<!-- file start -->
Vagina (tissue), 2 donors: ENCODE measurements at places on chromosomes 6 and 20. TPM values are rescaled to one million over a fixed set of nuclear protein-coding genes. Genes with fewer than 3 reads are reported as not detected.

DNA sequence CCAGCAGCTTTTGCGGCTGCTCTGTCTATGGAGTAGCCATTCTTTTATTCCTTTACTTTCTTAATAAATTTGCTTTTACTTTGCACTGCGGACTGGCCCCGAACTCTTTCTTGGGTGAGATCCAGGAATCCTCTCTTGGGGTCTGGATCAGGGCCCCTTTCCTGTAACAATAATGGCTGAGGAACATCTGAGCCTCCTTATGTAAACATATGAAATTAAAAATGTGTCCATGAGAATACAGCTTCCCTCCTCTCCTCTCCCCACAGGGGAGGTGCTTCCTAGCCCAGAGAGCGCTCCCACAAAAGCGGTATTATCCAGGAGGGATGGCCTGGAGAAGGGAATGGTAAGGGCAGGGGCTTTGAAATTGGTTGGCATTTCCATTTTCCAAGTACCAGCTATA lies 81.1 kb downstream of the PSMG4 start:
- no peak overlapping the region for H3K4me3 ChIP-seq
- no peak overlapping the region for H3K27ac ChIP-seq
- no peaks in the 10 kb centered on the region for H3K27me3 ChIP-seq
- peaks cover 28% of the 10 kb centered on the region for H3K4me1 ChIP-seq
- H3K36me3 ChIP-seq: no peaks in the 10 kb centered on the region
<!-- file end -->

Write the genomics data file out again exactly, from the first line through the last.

Vagina (tissue), 2 donors: ENCODE measurements at places on chromosomes 6 and 20. TPM values are rescaled to one million over a fixed set of nuclear protein-coding genes. Genes with fewer than 3 reads are reported as not detected.

DNA sequence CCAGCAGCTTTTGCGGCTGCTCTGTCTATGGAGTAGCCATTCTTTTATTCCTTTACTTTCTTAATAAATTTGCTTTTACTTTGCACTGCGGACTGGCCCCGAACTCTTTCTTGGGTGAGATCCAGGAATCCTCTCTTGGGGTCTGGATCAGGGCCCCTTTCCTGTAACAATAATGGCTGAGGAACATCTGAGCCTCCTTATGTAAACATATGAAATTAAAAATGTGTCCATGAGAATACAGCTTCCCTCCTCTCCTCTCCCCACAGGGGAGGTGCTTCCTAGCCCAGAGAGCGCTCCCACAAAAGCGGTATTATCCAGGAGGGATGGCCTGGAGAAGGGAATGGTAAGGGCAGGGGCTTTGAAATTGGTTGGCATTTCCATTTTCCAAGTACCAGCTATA lies 81.1 kb downstream of the PSMG4 start:
- no peak overlapping the region for H3K4me3 ChIP-seq
- no peak overlapping the region for H3K27ac ChIP-seq
- no peaks in the 10 kb centered on the region for H3K27me3 ChIP-seq
- peaks cover 28% of the 10 kb centered on the region for H3K4me1 ChIP-seq
- H3K36me3 ChIP-seq: no peaks in the 10 kb centered on the region